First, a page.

This is a contributed guide by Nils at Bandologie. “It’s the story of a successful promotional concert me and my band did. The scene? 9:15am in a school break hall in front of shocked pupils.” If you have anything helpful to contribute to one of our sites, contact us here.
Here you can read about one of the most powerful independent music promotion events that I participated in.
At the age of 24, I became a product manager at the major record label BMG. Before that though, I used to play the drums in a heavy metal band for several years.
Like many musicians, we often tried to get local venues to allow us to gig. This though, wasn’t always easy. Most musicians almost beg club owners and bookers to play another gig, but there is a better way: While begging can work from time to time, the only solution to carry on getting gigs in the long run is to get a bigger audience to your concerts. Not easy I know, but true. As they say, “Don’t shoot the messenger”.
Live bookers, club owners, label executives and other music industry professionals have a job to do. These people are not necessarily greedy, but they need to earn from what they are doing. In their eyes, it’s not about how much exposure you’ll get for performing at their venue. It‘s about the organizer’s earnings, at least when it comes to live gigs beyond your own garage and cultural institutions that are subsidized by the government.
In other words, whether or not you’re booked is not normally based on how talented you are. It’s based on the amount of money you will make for the booker and the venue owner. Having said that, even if you’re not a big name musician yet, you can still pull off shows and make them successful.
Example – Event Marketing During A School-Break Concert
So here’s an idea me and my heavy metal band pulled off in our hay day. This is an excerpt from the book “Bandologie – How to Lead Your Band to Success as a Musician”:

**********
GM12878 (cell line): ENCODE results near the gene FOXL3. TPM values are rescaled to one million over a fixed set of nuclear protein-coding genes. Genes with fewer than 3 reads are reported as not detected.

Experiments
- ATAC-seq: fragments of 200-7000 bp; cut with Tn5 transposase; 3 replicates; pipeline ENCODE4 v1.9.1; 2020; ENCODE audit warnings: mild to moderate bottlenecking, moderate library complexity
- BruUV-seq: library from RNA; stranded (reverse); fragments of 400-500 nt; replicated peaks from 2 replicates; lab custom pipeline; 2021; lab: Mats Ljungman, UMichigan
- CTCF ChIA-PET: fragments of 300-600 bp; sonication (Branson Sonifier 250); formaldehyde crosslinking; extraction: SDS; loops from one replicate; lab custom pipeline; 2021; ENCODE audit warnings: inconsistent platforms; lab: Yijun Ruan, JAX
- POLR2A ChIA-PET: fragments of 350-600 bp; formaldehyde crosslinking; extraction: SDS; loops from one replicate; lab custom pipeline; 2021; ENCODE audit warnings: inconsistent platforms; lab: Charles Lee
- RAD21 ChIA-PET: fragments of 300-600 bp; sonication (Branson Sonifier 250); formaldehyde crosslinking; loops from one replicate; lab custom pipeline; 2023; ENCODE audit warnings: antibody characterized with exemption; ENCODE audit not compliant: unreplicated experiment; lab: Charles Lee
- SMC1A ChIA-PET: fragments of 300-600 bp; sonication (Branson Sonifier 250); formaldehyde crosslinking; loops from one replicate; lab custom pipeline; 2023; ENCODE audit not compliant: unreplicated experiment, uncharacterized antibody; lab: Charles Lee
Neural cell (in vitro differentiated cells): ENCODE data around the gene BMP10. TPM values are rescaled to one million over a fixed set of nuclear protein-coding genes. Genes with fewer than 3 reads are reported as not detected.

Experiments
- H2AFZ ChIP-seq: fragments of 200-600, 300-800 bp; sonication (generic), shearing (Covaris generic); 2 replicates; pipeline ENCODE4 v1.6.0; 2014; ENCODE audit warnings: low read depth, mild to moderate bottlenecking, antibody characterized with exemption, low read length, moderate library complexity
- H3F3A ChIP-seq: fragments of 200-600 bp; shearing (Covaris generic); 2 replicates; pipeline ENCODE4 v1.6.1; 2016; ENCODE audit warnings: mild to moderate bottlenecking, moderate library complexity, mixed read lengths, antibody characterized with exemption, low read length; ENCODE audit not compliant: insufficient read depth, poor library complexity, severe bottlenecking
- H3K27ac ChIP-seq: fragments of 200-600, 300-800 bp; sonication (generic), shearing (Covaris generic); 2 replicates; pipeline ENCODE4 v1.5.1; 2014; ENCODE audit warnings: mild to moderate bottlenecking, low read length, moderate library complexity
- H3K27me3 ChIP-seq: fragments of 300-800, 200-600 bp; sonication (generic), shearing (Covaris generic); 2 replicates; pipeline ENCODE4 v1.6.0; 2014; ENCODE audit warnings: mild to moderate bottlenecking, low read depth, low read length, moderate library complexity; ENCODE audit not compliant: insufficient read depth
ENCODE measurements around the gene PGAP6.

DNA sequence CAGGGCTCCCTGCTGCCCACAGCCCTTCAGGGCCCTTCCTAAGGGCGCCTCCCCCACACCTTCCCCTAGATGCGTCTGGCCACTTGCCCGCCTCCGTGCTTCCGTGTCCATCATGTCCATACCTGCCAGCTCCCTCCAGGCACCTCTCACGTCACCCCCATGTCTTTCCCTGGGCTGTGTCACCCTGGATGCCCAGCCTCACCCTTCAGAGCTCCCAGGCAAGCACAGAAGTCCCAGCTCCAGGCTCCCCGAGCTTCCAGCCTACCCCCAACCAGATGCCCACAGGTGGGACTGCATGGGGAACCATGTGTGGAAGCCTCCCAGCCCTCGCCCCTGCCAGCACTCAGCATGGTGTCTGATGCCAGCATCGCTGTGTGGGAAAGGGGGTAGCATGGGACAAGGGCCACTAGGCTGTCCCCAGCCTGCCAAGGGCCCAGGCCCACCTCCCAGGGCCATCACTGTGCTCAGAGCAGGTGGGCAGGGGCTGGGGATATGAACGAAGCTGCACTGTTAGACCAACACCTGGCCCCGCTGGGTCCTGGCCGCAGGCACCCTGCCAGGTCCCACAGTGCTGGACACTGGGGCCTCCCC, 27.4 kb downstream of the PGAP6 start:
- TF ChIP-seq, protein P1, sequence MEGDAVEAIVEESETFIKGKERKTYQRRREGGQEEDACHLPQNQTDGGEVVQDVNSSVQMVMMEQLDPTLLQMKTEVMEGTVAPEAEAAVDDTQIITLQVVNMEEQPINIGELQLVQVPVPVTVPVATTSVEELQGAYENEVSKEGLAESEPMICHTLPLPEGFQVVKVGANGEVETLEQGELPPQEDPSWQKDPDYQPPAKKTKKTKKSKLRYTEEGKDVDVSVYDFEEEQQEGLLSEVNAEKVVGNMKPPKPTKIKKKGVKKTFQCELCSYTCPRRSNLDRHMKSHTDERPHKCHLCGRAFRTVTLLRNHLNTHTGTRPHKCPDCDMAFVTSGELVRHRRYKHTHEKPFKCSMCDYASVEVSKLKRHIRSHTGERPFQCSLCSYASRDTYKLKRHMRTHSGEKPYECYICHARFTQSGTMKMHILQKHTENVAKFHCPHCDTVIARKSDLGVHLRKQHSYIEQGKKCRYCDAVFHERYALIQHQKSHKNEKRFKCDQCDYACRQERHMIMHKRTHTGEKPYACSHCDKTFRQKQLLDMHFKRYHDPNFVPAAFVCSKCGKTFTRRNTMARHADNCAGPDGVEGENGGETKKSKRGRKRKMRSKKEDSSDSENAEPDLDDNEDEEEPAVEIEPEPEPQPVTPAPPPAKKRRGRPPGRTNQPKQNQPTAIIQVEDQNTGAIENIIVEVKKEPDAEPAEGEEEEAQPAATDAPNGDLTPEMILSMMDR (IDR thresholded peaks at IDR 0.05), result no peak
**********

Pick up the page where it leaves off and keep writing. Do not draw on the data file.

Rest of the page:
Even if you aren’t part of a world famous band, you can still run an original and inventive sales promotion to increase your music sales. Back in the day, my former band and I had scheduled a live show at our local youth center. Few people had appeared at our previous gigs due to our bad advertising in the past, but this time we had an idea.
During my two free school periods, I drove to the school closest to the youth center. I had managed to get an appointment with the school principal there. I handed him our demo tape and press kit, and asked him if he would let us play our heavy metal in his break hall on the Friday morning before our show. He looked a little perplexed, yet agreed: “But only three songs maximum, and after the break, silence!”… Deal!
The school break-time bell rang. We let loose with our first track. The student’s eyes widened: There was a live band belting out music right in the middle of their break hall! By the second song, enthusiastic and surprised students were jumping around, and by the third song a crowd surfer even crashed to the floor right at our feet!
After the third song, I shouted at my band: “Only two minutes left. Quick!” We put down our instruments and spread out our flyers, which were literally ripped out of our hands that day! Naturally, I had also called the local press in advance, and so the following day there was a half-page article, which included a huge photo of us, in the best known newspaper in the area.